Developing Foundational Number Skills Using Cards, Dice, and Objects
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Fun and playful ways to increase your child’s enthusiasm for, and ability with, math. These games will soon become favorites as your child quickly learns math facts.
Until a child knows what quantity the number 6 represents, or that the number 4 also means 4 countable objects, she will not understand that the sum 4 + 6 is the same as 6 + 4. Developing her understanding of number and quantity is something easily done at home. See Developing Math Skills for information on developing a sense for numbers.
Visual Number Games
Holding up fingers is the easiest game of all. How many fingers? And quick is better – if the child is in kindergarten or above, no longer than 1 second. This should become automatic – given the chance to count one by one allows the opportunity for mistakes and indecision. If the child can’t yet do it, work instead with developing the number sense.
Fingers are fine until 10. One can also use shells, large seeds, or stones. With the child’s eyes closed, the adult places a number of shells and covers with her hand or a cloth. When the child opens his eyes, reveal the objects, and almost immediately cover them again. If he makes a mistake, okay, a second, and he is probably just guessing. Return to fingers and repeat until the child shows no hesitation for any number up to 10.
Estimation is an Important Skill
Estimating numbers is a very useful skill, especially in long multiplication and division. Once the child is counting and quantifying numbers accurately up to 20, she can begin to play with estimating how many objects there are and then counting to check her estimate (use the word estimate rather than guess). As an extra exercise that will support multiplication and division work, ensure that she checks her estimate by counting in groups of 3, 4, 6, 8 for example.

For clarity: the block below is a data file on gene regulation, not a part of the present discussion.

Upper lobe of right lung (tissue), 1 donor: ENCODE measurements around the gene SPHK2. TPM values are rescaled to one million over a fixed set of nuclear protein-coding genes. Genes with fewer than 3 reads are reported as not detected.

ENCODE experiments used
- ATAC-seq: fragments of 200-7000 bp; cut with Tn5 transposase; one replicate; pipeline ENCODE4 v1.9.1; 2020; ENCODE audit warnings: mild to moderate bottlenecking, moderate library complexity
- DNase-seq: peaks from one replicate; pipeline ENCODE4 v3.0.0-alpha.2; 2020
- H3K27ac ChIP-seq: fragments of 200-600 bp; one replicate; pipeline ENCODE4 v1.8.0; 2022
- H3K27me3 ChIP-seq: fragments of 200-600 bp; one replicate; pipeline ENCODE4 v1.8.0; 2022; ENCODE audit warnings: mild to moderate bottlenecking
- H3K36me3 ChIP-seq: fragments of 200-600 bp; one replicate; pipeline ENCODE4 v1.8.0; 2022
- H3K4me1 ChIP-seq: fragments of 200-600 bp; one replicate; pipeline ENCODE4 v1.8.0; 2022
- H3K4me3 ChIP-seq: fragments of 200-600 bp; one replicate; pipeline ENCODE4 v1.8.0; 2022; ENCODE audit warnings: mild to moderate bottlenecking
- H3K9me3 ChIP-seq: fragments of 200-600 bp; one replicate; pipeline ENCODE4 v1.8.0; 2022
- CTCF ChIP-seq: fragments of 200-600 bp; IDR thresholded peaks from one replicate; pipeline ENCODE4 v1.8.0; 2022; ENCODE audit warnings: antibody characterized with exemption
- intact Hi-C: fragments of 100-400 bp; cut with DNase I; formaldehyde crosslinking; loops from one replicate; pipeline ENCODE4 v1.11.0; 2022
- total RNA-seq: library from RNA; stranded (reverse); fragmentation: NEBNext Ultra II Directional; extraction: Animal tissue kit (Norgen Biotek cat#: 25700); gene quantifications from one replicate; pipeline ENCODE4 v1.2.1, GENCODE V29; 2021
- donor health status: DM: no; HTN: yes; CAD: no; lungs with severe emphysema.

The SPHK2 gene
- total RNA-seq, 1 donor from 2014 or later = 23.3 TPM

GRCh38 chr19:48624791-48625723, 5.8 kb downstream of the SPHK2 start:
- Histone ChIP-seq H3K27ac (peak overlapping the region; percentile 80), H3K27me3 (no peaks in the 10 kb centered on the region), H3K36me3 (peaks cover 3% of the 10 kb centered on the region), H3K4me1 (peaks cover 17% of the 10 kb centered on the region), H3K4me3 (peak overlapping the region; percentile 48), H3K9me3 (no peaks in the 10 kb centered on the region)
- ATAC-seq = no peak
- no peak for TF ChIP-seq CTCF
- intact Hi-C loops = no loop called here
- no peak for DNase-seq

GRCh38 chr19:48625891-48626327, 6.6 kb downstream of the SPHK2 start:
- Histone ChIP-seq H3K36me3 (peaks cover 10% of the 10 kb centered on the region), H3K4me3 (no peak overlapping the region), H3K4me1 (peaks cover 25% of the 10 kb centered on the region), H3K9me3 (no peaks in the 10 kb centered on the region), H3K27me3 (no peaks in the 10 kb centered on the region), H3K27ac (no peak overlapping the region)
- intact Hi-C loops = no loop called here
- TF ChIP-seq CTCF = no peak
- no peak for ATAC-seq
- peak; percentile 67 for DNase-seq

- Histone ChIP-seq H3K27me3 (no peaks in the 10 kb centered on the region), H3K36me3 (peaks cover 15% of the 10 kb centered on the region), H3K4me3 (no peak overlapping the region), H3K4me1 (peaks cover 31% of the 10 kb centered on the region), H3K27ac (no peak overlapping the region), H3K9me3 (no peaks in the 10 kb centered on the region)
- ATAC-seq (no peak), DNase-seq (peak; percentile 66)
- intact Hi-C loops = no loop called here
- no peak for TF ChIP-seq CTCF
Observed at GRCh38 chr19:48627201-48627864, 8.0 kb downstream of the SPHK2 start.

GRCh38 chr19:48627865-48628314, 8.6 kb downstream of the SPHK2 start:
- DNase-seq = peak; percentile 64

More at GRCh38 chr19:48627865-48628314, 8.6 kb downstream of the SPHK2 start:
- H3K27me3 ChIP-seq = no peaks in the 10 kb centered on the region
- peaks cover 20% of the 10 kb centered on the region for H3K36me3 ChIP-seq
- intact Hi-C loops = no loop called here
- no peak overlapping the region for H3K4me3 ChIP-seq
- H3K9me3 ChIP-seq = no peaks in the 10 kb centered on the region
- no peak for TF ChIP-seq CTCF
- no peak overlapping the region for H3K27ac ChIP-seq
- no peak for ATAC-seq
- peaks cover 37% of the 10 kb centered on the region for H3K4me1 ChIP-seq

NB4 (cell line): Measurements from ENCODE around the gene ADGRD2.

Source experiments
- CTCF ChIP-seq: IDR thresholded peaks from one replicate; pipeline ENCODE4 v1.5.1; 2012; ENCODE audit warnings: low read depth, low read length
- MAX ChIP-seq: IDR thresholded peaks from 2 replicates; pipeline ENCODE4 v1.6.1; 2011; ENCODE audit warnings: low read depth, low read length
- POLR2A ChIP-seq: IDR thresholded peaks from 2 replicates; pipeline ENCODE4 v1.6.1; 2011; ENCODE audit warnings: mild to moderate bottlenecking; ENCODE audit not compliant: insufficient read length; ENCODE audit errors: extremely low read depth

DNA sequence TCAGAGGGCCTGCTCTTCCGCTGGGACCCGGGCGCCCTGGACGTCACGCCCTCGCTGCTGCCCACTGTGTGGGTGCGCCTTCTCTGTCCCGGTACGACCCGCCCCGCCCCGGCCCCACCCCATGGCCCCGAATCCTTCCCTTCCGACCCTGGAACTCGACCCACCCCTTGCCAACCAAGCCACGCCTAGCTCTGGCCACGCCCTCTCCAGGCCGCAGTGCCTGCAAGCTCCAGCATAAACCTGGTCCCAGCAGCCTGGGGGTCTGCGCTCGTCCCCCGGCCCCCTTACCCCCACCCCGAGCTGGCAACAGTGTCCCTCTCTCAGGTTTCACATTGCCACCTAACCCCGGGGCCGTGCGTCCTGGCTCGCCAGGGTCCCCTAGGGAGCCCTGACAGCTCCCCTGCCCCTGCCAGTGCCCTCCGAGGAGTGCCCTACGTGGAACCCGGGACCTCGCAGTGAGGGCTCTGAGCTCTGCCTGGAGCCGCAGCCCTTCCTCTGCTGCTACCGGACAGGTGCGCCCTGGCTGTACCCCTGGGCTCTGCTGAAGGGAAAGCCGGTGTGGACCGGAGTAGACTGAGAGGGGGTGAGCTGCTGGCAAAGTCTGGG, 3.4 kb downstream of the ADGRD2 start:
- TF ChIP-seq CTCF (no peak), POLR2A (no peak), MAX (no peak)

Games with Written Numbers
This is a good way to firmly attach number and quantity in the mind of the child. The simplest game is “Which Number is Bigger?” This game can be played with young children. The most fun way is by playing cards. The deck is split between two and each person turns over a card – the bigger number ‘wins’ and that pair goes to the ‘winner’, (it can also be played with the lower card ‘winning’). If the numbers are the same another card is played.
Visual Games with Dice and Playing Cards
Children love to roll dice and turn cards – these math games become favorites.
Dice: roll two dice (more can be added later); the child adds the numbers together, or multiplies, or subtracts. This is a good one, to begin with, because the numbers are smaller: the highest addition sum is 12, the highest multiplicand is 36.
- add the two numbers together, or subtract, multiply or divide (add first then divide by 2 for example)
- multiply the added total by the higher number rolled
- starting at a high number, 100 for example, subtract each number rolled, first one to reach zero ‘wins’ – at the end, one has to roll specific numbers
- recite the multiplication table of the two dice added together
Playing cards: same as above; adding, multiplying, subtracting, perhaps dividing two turned cards.
Pontoon: deal two cards and add the numbers together (face cards count as 10, aces can be either 11 or 1). The winner is the player whose total is close to 21. If the cards are low, another card can be requested.
Patience – place out 4 rows of 3 cards. The game is to remove all cards which add up to 11, face cards are worth 10, aces are worth 1. the game finishes when all the cards are removed.
Please remember, the most important thing is to make numbers fun and an everyday part of life. The more highly developed the number sense the easier all math will be. Numbers are everywhere, let’s help children embrace and love them!